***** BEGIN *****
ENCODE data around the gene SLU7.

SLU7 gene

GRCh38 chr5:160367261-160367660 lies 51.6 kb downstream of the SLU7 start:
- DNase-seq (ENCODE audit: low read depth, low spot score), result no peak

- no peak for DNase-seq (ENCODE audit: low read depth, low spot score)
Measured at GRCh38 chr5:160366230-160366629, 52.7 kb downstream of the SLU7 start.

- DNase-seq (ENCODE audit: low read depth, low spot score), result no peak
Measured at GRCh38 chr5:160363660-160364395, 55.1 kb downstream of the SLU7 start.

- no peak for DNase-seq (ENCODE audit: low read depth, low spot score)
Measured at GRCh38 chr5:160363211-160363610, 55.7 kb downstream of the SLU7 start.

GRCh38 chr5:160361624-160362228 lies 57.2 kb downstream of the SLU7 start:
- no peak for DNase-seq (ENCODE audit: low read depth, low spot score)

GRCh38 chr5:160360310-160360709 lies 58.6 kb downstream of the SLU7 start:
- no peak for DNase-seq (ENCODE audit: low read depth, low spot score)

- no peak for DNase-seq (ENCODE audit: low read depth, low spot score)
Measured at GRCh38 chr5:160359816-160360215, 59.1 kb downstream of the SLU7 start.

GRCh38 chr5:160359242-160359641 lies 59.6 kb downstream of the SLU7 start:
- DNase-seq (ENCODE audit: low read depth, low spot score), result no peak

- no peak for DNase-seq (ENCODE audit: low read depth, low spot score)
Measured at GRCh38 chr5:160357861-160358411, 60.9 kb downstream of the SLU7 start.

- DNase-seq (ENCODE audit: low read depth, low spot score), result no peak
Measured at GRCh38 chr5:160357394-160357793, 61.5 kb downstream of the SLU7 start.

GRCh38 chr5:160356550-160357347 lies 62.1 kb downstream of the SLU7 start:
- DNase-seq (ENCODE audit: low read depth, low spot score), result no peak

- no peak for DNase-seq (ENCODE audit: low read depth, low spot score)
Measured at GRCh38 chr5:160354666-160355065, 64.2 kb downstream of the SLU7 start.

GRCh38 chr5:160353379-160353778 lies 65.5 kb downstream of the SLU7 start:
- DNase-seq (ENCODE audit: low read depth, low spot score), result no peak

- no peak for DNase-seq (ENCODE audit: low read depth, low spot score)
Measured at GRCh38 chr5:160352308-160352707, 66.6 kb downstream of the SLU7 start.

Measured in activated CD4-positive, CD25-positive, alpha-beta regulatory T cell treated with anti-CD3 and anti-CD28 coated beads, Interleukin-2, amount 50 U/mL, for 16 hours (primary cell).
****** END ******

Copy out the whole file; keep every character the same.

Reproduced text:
ENCODE data around the gene SLU7.

SLU7 gene

GRCh38 chr5:160367261-160367660 lies 51.6 kb downstream of the SLU7 start:
- DNase-seq (ENCODE audit: low read depth, low spot score), result no peak

- no peak for DNase-seq (ENCODE audit: low read depth, low spot score)
Measured at GRCh38 chr5:160366230-160366629, 52.7 kb downstream of the SLU7 start.

- DNase-seq (ENCODE audit: low read depth, low spot score), result no peak
Measured at GRCh38 chr5:160363660-160364395, 55.1 kb downstream of the SLU7 start.

- no peak for DNase-seq (ENCODE audit: low read depth, low spot score)
Measured at GRCh38 chr5:160363211-160363610, 55.7 kb downstream of the SLU7 start.

GRCh38 chr5:160361624-160362228 lies 57.2 kb downstream of the SLU7 start:
- no peak for DNase-seq (ENCODE audit: low read depth, low spot score)

GRCh38 chr5:160360310-160360709 lies 58.6 kb downstream of the SLU7 start:
- no peak for DNase-seq (ENCODE audit: low read depth, low spot score)

- no peak for DNase-seq (ENCODE audit: low read depth, low spot score)
Measured at GRCh38 chr5:160359816-160360215, 59.1 kb downstream of the SLU7 start.

GRCh38 chr5:160359242-160359641 lies 59.6 kb downstream of the SLU7 start:
- DNase-seq (ENCODE audit: low read depth, low spot score), result no peak

- no peak for DNase-seq (ENCODE audit: low read depth, low spot score)
Measured at GRCh38 chr5:160357861-160358411, 60.9 kb downstream of the SLU7 start.

- DNase-seq (ENCODE audit: low read depth, low spot score), result no peak
Measured at GRCh38 chr5:160357394-160357793, 61.5 kb downstream of the SLU7 start.

GRCh38 chr5:160356550-160357347 lies 62.1 kb downstream of the SLU7 start:
- DNase-seq (ENCODE audit: low read depth, low spot score), result no peak

- no peak for DNase-seq (ENCODE audit: low read depth, low spot score)
Measured at GRCh38 chr5:160354666-160355065, 64.2 kb downstream of the SLU7 start.

GRCh38 chr5:160353379-160353778 lies 65.5 kb downstream of the SLU7 start:
- DNase-seq (ENCODE audit: low read depth, low spot score), result no peak

- no peak for DNase-seq (ENCODE audit: low read depth, low spot score)
Measured at GRCh38 chr5:160352308-160352707, 66.6 kb downstream of the SLU7 start.

Measured in activated CD4-positive, CD25-positive, alpha-beta regulatory T cell treated with anti-CD3 and anti-CD28 coated beads, Interleukin-2, amount 50 U/mL, for 16 hours (primary cell).